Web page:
By Rana Jazayerli  |  Access US  |  2/12/15

Are You a Business Visitor in the U.S.?

The B-1 visa is for foreign nationals coming to the United States for a temporary visit to conduct certain limited business activities on behalf of a foreign enterprise.[1] Specifically, to qualify for a B-1 visa, a foreign national must be employed by a foreign-based entity or enterprise, maintain a foreign residence, be paid by a non-U.S. source, (a U.S. source may pay for or reimburse incidental trip expenses), and be coming to the U.S. for a limited duration to perform “limited business activities.”

“Limited business activities” is defined as business activities that are a “necessary incident” to the foreign national’s business abroad. Work that would be considered labor or “work for hire” within the U.S. is not permissible under the B-1 visa category. In those instances, the foreign national would need to obtain a different U.S. visa that authorizes employment.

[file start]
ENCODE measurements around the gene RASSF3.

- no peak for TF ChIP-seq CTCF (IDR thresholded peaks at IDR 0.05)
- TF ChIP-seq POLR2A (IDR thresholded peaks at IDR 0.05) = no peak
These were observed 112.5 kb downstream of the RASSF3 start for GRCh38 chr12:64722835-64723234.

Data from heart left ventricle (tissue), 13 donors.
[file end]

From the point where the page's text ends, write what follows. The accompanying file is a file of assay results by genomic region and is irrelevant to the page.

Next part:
Examples of commercial and business activities that are clearly permissible under the B-1 visa category include:

  • Taking orders/sales for goods manufactured in a foreign country.
  • Purchasing goods or materials or placing orders in the U.S. for the foreign entity.
  • Soliciting services from U.S. entities on behalf of the foreign entity or enterprise.
  • Negotiating and signing contracts with U.S. entities on behalf of the foreign entity or enterprise.
  • Installing, servicing or providing training for machinery or equipment manufactured and delivered from a foreign company pursuant to the terms of the contract of sale (for up to one year after the sale).[2]
  • Attending meetings, including board meetings, annual staff meetings, and the like.
  • Meeting with clients or business associates.
  • Attending or participating in conferences, conventions, trade shows or exhibitions, including setting up and operating booths.
  • Exploring investment options and investing in the U.S.
  • Setting up a U.S. company, including opening company bank accounts, purchasing or leasing real estate for the business, and interviewing and hiring people within the U.S.[3]

Detailed scenarios of business activities within the United States that would be permissible under a B-1 visa:


An employee of a machine manufacturing company outside of the U.S. comes to the U.S. to install or repair a machine purchased by a U.S. customer.